He said, “For President Buhari and cohorts, they believe that the Nigerians in the Diaspora would be able to spare some money not minding that people are going through difficult times outside Nigeria. For a government that is lacking in vision, and wisdom on how to make money, a government that has failed to prioritise human resources or attract people that can help to solve problems, Nigerians should expect more; it would not only stop in South Africa.
‘’Some of the embassies are even broke. They don’t know how to survive because no money is coming from the government. I sympathise with our brothers in South Africa and they should continue with their agitation and sustain it. It is important for the government to understand that this is not how to make money; exploiting the people would not in any way give the government the kind of money it is looking for.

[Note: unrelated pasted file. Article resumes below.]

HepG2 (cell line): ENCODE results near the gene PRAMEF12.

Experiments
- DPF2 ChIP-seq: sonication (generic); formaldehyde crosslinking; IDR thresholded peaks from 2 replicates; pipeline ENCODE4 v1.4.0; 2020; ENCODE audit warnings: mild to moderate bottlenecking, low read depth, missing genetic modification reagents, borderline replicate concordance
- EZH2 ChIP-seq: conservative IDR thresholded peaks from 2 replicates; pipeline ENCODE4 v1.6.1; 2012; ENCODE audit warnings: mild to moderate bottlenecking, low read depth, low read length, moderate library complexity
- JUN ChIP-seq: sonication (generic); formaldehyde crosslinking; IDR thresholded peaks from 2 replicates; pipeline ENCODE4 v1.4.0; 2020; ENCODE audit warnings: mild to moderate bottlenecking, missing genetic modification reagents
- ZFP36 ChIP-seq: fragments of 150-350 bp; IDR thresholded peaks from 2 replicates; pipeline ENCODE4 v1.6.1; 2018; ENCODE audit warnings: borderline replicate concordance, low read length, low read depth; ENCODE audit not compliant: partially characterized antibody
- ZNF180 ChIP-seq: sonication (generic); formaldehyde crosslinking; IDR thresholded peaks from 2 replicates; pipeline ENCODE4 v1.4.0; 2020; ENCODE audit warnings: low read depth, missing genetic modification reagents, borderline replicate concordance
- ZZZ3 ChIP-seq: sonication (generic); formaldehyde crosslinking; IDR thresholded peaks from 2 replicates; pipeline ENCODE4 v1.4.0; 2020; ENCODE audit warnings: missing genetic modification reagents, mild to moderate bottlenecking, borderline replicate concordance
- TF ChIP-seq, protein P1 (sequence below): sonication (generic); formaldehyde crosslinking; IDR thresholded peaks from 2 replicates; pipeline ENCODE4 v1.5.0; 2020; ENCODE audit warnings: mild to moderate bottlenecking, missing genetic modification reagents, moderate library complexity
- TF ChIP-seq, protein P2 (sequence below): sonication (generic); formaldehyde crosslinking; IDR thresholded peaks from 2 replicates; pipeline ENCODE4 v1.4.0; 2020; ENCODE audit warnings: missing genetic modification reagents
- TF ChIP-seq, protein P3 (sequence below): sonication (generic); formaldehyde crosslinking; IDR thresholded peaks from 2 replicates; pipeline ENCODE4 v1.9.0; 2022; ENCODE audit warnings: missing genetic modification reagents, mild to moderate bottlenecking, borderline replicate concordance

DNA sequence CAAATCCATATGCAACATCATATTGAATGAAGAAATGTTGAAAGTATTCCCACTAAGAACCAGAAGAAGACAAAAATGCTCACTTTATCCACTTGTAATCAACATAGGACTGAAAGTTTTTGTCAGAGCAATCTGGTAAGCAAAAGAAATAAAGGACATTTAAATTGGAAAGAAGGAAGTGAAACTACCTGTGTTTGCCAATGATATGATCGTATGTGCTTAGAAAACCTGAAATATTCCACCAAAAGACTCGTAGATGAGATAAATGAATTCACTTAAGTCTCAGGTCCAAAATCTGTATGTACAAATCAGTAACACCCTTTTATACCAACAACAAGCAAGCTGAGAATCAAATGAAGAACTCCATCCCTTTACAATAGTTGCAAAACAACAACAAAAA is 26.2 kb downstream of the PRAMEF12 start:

‘’For how long are they going to do this? This has also shown Nigerians that the current administration is lacking in the capacity and acumen to solve the country’s socio-economic problems. The government is looking for every means to feast on the people and that’s the result of what we are seeing now.’’
A former NIS officer and lawyer, Daniel Makolo, noted that the Federal Government failed to implement the reforms needed to sanitise the passport processing system, adding that it was merely recycling policies which failed to improve the situation.
Adelani Adepegba / PUNCH NG
This article was previously published on Punch NG